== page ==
MINISTERS are being urged to clear up confusion about whether Leeds Bradford Airport will be shut out of a Government help scheme.

In March, the Treasury offered to pay half the charges faced by new carriers for three years, in a bid to encourage them to choose smaller regional runways.

The help would cover fuel costs, landing charges and baggage charges and any fees to help the development of an airport, but not air passenger duty, officials said.

But – four months later – airports have received no guidance on how to apply to the ‘regional connectivity fund’, Labour alleged.

And ministers have failed to set out the “exceptional circumstances” under which airports with more than three million passengers – including Leeds Bradford (3.3m) – can be included.

Gordon Marsden, Labour’s transport spokesman, said: “Regional airports fear that the Government are not doing enough for connectivity, not least to London.

“Ministers still have no green light from Europe to say that airports with three million to five million passengers can apply.

“Only one airport – Dundee - is confirmed to get any money so far. How can we be sure that airports such as Newcastle, Leeds Bradford and Norwich will get more support from the Government by 2015?”

Tony Hallwood, Leeds Bradford’s aviation development director, confirmed the airport was no closer to learning the “exceptional circumstances” in which it could benefit.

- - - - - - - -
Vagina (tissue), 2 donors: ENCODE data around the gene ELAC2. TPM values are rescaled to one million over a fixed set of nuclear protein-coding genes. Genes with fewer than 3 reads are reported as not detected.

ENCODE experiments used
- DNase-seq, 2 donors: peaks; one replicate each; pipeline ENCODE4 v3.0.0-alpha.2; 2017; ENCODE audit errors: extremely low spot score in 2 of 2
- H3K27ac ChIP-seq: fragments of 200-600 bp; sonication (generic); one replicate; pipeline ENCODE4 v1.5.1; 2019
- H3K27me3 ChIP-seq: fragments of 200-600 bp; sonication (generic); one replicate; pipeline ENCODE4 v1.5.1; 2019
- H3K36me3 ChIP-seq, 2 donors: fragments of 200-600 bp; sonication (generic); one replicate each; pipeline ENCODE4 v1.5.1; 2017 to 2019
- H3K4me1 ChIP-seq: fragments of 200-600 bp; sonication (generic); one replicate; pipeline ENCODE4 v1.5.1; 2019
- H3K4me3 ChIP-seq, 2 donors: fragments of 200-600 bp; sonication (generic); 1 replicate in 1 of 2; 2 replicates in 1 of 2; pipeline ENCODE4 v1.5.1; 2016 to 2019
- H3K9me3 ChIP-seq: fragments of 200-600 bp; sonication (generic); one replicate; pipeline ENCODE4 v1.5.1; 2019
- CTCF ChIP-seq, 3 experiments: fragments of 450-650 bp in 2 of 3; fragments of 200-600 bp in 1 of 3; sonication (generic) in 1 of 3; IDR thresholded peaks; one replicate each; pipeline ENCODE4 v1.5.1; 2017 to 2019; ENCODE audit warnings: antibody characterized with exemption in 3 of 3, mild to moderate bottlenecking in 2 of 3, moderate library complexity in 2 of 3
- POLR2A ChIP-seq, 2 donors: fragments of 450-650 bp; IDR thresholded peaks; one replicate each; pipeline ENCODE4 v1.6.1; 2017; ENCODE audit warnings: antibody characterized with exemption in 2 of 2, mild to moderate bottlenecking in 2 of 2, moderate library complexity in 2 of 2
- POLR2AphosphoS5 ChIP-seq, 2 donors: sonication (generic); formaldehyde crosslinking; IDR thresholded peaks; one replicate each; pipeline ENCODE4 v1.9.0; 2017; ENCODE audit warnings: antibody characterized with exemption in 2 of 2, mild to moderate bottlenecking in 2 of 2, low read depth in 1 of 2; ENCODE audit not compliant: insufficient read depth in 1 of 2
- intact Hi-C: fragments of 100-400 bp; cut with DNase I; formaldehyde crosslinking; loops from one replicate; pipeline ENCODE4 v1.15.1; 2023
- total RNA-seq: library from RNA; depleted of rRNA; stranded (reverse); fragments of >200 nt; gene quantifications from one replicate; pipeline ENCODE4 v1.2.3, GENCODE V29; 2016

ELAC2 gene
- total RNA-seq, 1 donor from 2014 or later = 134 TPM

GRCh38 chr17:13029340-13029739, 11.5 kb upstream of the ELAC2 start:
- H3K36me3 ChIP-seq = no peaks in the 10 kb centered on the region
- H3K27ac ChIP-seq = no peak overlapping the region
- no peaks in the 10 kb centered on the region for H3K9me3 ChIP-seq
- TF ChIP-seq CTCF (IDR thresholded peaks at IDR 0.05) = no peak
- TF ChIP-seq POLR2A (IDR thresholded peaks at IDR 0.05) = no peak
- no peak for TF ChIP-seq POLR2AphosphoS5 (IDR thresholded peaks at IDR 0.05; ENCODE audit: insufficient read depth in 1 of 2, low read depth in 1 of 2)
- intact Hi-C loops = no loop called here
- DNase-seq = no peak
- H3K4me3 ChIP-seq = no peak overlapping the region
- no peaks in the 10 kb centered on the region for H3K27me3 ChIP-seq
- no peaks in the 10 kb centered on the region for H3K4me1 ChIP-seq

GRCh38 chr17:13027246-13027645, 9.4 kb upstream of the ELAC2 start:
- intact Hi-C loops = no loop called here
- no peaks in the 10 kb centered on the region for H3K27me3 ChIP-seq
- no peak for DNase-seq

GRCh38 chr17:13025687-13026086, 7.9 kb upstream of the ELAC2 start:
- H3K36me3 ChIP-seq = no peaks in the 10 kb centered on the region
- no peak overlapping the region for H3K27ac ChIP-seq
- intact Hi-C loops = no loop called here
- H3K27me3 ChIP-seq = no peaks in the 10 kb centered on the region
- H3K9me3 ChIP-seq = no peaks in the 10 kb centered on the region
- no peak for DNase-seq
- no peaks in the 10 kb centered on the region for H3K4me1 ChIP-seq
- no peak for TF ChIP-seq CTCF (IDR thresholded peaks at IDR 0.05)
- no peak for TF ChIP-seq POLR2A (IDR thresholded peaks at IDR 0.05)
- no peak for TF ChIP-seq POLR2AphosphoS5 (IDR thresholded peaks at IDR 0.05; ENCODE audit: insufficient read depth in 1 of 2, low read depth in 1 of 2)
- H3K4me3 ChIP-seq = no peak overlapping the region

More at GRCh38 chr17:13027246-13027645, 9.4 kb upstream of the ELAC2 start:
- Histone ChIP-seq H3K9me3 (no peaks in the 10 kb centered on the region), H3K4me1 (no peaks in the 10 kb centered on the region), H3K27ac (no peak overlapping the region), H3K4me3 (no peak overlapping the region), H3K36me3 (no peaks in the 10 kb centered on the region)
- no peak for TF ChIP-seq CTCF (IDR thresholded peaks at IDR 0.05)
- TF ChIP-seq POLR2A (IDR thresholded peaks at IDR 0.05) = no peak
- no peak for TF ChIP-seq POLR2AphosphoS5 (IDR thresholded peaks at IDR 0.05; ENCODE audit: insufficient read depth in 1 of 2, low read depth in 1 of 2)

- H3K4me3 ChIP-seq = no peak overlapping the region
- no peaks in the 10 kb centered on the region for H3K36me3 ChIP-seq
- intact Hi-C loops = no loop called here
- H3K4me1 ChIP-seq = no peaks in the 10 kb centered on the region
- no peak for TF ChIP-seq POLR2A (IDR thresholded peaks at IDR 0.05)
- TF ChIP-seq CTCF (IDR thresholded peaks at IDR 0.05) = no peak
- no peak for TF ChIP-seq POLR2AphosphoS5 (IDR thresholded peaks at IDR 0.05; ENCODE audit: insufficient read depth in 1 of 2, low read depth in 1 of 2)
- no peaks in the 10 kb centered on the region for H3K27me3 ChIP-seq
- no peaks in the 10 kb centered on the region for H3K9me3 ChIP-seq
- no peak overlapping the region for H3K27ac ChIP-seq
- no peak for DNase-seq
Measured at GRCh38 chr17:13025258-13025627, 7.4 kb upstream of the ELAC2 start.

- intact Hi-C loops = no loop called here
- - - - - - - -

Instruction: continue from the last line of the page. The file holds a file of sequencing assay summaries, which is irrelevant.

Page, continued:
He said: “That’s yet to be decided – we are waiting for clear direction from the department for transport.

“We are keen to make progress to continue to bring new services to our region and the regional air connectivity can play a very important role to help us achieve that.

“We have been informed we will be advised over the summer about how the fund will help airports with three to five million passengers, so we can take full advantage.”

In the Commons, transport minister Robert Goodwill admitted the details of the aid scheme had not yet been “hammered out” – because they required approval under EU state aid rules.

But he insisted: “We are optimistic that we can have a positive outcome with the European Commission.

“We will have further information for airports wishing to apply during the autumn, when the details have been hammered out, so that we can comply with the state aid rules.”

The criticism comes as the all-party transport select committee launches an inquiry into the steps the Government could take to help airports with fewer than five million passengers.

It will examine the regional connectivity fund, as well as issues including air passenger duty, the use of ‘public service obligations’ (PSOs) to protect routes and cargo services.